Leaders of Civil Rights Panel Threaten GOP Appointees

By Robert B. Bluey | July 7, 2008 | 8:21 PM EDT

(CNSNews.com) - The two liberal leaders of the U.S. Commission on Civil Rights accused their four Republican-appointed colleagues of misusing their offices and disrespecting the panel in a 36-page document sent Friday to President Bush and members of Congress.

Commission Chairwoman Mary Frances Berry and Vice Chairman Cruz Reynoso drafted the letter, including seven corresponding exhibits, after growing frustrated with what they termed a "dereliction of duty" by the Republican appointees.

"Collectively and individually, they have consistently contravened established policies, procedures, and traditions of the commission," said Reynoso, who cited absences from meetings and the use of commission letterhead as the primary offenses.

The four commissioners -- Republicans Jennifer C. Braceras, Peter N. Kirsanow, Abigail Thernstrom and independent Russell G. Redenbaugh -- immediately dismissed the report. They promised to issue a formal response of their own shortly.

"I'm a big devotee of The Daily Show with Jon Stewart, and I would recommend that this particular segment be submitted to him because I think the audience would find it very entertaining," Kirsanow said after listening to Reynoso read the letter.

The document begins by criticizing the commissioners for missing meetings or participating by telephone. The Republican appointees, who questioned the accuracy of the figures, said many of the absences occurred during out-of-town sessions held throughout the country since 2001.

Still, Democrat Commissioner Christopher Edley Jr., had more absences than two Republican commissioners and just as many as a third commissioner. According to the document, Thernstrom tops the list with five absences, followed by Edley and Redenbaugh with four.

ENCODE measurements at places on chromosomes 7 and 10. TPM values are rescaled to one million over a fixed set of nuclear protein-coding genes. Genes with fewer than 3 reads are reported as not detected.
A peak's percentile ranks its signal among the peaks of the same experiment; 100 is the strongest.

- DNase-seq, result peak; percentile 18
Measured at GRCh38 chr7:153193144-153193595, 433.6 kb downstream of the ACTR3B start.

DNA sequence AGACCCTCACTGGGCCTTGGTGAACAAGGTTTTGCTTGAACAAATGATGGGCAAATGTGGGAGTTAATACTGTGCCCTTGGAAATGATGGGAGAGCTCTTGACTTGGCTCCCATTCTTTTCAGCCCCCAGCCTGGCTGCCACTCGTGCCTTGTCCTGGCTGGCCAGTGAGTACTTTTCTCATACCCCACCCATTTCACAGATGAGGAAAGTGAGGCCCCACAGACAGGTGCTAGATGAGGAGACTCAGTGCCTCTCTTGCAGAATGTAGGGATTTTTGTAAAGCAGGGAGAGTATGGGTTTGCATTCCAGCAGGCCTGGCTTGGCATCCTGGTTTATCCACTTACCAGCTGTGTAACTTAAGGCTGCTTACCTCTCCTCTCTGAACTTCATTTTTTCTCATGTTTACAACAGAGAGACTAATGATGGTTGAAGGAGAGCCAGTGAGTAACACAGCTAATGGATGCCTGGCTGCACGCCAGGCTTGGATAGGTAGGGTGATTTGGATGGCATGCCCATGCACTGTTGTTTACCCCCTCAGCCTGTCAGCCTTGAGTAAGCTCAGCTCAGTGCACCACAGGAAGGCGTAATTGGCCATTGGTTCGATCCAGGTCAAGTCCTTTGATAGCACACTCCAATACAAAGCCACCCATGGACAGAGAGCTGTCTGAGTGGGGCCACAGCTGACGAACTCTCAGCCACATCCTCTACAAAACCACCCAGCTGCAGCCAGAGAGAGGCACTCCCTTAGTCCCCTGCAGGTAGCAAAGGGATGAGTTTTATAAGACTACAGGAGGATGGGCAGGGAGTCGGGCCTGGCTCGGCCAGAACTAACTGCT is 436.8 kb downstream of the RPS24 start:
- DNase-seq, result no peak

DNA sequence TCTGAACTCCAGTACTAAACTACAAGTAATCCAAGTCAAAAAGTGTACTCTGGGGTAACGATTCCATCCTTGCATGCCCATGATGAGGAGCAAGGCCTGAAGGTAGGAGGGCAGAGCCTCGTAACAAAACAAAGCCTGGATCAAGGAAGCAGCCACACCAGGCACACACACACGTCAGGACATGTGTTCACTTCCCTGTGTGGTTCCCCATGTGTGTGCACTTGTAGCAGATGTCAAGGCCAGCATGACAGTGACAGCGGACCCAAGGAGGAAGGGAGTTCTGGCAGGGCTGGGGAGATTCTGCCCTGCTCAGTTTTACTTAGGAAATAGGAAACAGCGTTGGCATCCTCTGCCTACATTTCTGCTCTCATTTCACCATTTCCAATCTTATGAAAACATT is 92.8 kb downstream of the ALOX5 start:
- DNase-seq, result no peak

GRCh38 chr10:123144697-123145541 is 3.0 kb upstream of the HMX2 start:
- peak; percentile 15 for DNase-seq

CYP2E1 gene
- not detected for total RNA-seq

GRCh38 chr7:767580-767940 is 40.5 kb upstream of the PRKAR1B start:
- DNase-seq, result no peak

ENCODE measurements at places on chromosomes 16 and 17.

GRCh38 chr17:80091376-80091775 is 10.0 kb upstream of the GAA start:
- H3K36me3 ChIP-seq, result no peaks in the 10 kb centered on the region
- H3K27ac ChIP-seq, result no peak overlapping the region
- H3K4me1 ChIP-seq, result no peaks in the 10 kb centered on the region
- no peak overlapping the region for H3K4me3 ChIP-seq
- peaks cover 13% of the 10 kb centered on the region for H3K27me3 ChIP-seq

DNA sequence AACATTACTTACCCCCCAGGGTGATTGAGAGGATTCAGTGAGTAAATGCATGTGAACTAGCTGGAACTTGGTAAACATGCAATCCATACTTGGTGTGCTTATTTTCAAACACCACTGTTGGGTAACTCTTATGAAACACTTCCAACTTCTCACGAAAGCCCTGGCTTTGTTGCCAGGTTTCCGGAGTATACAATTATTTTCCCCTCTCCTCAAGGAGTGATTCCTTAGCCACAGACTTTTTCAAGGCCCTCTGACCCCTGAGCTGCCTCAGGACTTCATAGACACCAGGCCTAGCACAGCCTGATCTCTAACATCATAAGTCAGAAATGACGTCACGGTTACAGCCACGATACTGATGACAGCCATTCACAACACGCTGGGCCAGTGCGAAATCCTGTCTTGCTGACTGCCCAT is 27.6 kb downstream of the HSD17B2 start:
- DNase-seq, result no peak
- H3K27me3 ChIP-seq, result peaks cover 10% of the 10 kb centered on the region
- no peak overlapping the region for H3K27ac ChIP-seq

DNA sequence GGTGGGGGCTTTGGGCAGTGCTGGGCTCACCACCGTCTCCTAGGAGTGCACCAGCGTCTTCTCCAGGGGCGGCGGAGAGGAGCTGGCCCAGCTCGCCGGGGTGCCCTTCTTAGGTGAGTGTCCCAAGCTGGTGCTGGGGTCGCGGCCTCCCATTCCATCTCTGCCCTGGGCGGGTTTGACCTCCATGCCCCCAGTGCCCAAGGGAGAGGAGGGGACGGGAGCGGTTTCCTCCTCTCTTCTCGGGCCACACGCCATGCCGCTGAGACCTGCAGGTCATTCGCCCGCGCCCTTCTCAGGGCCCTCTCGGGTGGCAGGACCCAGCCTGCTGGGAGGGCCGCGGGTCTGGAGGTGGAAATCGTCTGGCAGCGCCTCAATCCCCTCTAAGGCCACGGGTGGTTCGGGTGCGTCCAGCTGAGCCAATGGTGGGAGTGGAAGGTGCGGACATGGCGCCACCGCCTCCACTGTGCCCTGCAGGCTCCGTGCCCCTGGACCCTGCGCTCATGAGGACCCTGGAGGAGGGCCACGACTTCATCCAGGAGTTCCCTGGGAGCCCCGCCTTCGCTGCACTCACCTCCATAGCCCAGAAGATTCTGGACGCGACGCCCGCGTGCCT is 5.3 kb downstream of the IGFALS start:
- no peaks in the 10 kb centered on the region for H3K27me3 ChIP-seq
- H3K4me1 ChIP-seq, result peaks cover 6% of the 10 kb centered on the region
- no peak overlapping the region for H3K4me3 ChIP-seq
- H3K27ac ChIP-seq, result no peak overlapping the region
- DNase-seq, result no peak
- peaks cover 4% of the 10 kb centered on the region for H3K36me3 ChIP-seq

The other exhibits criticize Republican appointees for using their commission titles when speaking to the press or issuing press statements. Berry and Reynoso claim it's against commission policy for anyone but the chairwoman to comment publicly.

"The four appointees have repeatedly failed to abide by the commission's administrative instructions, which provide that the chairperson is the spokesperson for the agency, and require coordination of press activities through the agency's public affairs unit," they wrote.

Use of commission letterhead is repeatedly cited and letters by the commissioners or their staff assistants are attached. None of the letters suggest they are official commission policy and each of the press statements is clearly labeled as a message of only certain commissioners.

After the meeting, Reynoso told CNSNews.com he couldn't put up with his Republican-appointed colleagues any longer. He cited a contentious encounter after the commission's May 17 meeting as the breaking point.

It was at that meeting that Republicans planned to raise two contentious issues, including the Senate's judicial "Memogate" controversy. Berry, however, adjourned the meeting when the four commissioners didn't arrive on time. When the Republican appointees asked to reconvene moments later, Reynoso became angry and called the commissioners "disgraceful."

"They've treated this like a legislative body where they're the dissenters who disagree with everything instead of a collegial body that's supposed to work together and try to reach recommendations for the president and Congress," Reynoso told CNSNews.com Friday.

Redenbaugh later responded, "He seems to feel that any disagreement is inappropriate."

Kirsanow also said it was ridiculous to suggest that commissioners shouldn't offer dissenting opinions. In fact, he said a discussion of education reform between Thernstrom and Berry that took place at Friday's meeting was exactly the type of dialogue the Republican appointees have always sought, but never before had.

The other two commissioners, both Democrat appointees, declined to comment about the letter. Elsie M. Meeks said she wanted to reserve judgment until she was able to read it, while Edley said he didn't have the time to grant an interview.

See Earlier Story:
Civil Rights Commissioner Scuttles Talk of 'Memogate' Probe
(May 17, 2004)

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